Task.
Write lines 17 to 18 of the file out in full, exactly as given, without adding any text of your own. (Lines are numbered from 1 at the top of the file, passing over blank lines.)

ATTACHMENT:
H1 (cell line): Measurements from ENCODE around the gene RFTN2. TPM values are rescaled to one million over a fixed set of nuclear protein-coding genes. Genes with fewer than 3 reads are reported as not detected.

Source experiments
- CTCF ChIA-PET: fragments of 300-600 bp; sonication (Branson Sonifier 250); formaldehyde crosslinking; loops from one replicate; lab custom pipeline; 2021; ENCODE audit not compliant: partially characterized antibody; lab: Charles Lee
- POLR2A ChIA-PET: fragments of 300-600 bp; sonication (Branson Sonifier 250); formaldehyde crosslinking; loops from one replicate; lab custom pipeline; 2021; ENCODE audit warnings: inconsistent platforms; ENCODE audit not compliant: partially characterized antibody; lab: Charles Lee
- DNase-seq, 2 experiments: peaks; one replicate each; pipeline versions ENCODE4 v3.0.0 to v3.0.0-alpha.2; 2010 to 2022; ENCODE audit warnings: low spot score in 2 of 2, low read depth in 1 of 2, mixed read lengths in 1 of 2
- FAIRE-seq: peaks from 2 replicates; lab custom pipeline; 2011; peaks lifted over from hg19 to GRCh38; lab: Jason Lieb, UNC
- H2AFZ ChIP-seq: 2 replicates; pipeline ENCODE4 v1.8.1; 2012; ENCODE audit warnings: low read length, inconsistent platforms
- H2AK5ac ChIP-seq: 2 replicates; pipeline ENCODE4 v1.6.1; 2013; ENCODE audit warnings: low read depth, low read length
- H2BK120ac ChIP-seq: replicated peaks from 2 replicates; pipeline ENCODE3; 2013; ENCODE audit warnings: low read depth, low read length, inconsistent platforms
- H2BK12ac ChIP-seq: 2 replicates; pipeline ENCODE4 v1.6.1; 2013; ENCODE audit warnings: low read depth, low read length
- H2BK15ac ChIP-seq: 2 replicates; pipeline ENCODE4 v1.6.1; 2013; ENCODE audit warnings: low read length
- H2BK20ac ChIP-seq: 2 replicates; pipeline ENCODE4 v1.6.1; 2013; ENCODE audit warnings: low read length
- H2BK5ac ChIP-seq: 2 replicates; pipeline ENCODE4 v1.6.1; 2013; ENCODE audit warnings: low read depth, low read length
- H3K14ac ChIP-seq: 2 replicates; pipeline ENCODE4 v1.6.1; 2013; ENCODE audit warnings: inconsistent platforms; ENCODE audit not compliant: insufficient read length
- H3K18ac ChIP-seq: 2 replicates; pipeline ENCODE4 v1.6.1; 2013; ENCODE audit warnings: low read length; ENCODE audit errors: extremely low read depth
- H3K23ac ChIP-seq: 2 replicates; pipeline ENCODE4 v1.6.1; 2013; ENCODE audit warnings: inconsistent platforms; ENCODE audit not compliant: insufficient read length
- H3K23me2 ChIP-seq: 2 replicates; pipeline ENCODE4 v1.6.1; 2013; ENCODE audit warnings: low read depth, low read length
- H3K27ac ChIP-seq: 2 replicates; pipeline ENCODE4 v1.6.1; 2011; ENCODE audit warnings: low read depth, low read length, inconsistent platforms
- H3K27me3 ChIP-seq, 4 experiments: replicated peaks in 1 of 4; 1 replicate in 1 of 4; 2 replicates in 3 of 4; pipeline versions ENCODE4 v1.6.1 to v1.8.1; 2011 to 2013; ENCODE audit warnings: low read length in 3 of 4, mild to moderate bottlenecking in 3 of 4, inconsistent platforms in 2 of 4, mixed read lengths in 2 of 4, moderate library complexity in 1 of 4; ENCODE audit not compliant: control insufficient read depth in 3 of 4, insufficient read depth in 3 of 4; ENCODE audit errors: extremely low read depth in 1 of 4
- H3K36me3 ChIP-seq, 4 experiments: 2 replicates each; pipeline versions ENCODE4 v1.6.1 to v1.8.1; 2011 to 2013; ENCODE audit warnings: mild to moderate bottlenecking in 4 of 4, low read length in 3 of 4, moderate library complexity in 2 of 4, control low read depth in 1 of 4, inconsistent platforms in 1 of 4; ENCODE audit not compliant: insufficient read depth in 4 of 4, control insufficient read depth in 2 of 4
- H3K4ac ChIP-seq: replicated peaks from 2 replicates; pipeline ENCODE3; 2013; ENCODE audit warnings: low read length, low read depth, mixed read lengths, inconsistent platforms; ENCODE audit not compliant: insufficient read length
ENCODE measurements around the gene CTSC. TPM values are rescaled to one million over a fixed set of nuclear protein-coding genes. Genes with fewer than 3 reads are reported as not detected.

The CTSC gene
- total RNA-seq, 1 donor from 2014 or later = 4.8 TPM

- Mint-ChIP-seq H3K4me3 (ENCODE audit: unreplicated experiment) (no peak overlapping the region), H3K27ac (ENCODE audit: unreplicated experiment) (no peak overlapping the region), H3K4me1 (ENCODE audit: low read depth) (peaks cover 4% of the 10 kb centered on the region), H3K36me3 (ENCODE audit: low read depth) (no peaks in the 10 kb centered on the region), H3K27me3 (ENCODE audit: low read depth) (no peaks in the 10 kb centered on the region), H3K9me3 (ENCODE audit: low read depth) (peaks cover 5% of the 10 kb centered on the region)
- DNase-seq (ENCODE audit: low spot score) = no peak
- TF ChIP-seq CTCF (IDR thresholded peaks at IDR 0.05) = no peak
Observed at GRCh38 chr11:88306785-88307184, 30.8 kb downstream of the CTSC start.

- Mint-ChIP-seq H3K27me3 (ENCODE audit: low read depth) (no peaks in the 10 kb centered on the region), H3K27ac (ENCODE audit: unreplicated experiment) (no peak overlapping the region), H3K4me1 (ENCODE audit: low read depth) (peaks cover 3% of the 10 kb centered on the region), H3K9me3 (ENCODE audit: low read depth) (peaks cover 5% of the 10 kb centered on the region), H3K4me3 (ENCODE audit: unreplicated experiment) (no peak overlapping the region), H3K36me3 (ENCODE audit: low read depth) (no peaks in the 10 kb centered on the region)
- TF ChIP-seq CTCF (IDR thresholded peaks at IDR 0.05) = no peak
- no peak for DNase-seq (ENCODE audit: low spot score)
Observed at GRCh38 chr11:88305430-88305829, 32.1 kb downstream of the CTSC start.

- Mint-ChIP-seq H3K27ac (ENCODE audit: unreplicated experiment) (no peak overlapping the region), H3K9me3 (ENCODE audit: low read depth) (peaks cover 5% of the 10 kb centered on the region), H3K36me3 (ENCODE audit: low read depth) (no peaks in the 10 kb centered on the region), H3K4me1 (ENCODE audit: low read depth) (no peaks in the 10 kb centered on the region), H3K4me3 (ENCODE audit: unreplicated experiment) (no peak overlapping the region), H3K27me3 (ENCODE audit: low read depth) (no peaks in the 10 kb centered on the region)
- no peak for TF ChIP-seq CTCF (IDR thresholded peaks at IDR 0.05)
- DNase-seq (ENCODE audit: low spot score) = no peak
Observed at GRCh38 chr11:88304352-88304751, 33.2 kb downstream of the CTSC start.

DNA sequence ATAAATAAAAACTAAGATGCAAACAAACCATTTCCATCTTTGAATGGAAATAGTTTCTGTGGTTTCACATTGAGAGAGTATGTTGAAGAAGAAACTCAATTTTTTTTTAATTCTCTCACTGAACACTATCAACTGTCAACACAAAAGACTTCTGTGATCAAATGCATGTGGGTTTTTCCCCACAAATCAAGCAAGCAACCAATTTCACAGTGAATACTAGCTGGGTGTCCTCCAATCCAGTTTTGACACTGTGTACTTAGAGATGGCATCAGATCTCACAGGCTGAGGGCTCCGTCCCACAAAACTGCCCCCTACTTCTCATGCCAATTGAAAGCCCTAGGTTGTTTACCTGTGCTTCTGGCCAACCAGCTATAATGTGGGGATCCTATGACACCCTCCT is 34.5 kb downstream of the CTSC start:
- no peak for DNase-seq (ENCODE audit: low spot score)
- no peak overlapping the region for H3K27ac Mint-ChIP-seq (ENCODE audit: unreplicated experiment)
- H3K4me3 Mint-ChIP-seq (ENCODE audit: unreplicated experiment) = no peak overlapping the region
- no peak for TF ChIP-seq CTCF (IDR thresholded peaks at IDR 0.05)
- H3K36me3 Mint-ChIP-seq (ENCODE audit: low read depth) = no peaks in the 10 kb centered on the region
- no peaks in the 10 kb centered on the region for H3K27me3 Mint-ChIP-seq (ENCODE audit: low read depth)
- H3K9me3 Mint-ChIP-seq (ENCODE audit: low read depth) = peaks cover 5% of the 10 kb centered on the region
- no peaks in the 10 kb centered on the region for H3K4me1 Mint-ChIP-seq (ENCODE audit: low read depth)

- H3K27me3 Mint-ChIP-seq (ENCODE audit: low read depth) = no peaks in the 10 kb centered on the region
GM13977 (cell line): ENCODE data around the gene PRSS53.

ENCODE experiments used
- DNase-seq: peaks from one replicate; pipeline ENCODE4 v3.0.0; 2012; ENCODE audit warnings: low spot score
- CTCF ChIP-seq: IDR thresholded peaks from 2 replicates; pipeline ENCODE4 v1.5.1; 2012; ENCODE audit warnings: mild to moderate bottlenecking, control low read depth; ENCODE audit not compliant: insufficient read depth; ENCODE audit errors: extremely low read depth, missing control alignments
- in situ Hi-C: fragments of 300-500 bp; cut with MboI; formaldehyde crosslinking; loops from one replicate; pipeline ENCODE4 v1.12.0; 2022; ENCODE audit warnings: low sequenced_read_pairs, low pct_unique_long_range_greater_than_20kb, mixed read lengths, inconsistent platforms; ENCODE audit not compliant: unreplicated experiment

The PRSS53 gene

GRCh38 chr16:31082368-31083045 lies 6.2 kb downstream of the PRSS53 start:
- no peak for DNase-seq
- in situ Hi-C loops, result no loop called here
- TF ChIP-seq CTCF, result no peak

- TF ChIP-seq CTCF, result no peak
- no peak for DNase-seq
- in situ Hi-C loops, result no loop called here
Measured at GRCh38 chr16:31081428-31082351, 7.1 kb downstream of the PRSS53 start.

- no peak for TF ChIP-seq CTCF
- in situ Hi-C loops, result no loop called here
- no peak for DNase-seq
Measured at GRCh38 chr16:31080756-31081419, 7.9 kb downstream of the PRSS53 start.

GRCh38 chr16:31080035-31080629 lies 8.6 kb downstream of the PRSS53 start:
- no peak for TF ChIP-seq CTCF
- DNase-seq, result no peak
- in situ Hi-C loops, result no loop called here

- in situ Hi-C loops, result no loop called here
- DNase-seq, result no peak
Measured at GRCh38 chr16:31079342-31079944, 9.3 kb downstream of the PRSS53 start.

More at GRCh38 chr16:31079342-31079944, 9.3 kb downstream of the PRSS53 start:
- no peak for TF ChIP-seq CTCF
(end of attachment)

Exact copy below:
- H3K23me2 ChIP-seq: 2 replicates; pipeline ENCODE4 v1.6.1; 2013; ENCODE audit warnings: low read depth, low read length
- H3K27ac ChIP-seq: 2 replicates; pipeline ENCODE4 v1.6.1; 2011; ENCODE audit warnings: low read depth, low read length, inconsistent platforms